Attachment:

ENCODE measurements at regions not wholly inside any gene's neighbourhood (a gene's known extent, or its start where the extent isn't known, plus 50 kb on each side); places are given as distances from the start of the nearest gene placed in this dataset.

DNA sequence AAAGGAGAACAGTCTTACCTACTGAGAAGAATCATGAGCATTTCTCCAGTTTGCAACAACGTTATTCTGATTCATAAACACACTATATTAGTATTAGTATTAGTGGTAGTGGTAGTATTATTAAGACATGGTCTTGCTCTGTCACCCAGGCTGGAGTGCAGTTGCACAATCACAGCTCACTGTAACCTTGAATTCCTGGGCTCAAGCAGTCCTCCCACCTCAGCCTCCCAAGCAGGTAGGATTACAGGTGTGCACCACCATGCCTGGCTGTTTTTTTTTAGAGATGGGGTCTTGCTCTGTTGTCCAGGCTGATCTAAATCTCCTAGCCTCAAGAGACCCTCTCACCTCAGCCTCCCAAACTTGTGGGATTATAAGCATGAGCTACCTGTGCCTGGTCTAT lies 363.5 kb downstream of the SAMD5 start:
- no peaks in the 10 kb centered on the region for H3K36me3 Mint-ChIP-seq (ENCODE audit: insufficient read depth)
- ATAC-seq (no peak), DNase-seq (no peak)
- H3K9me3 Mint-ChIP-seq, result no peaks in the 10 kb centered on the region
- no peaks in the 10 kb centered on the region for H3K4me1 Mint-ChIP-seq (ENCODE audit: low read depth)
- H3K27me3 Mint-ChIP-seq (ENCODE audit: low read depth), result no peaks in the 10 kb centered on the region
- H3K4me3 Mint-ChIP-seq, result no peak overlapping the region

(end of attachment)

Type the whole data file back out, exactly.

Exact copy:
ENCODE measurements at regions not wholly inside any gene's neighbourhood (a gene's known extent, or its start where the extent isn't known, plus 50 kb on each side); places are given as distances from the start of the nearest gene placed in this dataset.

DNA sequence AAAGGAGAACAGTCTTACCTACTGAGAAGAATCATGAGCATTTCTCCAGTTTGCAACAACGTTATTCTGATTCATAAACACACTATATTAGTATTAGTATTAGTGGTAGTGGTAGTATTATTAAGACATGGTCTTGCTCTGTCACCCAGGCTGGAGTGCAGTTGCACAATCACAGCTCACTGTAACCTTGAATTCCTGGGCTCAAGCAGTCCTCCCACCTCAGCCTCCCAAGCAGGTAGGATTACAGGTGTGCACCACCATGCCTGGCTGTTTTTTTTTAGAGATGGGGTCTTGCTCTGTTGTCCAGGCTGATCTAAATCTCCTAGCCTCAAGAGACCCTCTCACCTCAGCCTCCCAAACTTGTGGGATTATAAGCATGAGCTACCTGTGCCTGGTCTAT lies 363.5 kb downstream of the SAMD5 start:
- no peaks in the 10 kb centered on the region for H3K36me3 Mint-ChIP-seq (ENCODE audit: insufficient read depth)
- ATAC-seq (no peak), DNase-seq (no peak)
- H3K9me3 Mint-ChIP-seq, result no peaks in the 10 kb centered on the region
- no peaks in the 10 kb centered on the region for H3K4me1 Mint-ChIP-seq (ENCODE audit: low read depth)
- H3K27me3 Mint-ChIP-seq (ENCODE audit: low read depth), result no peaks in the 10 kb centered on the region
- H3K4me3 Mint-ChIP-seq, result no peak overlapping the region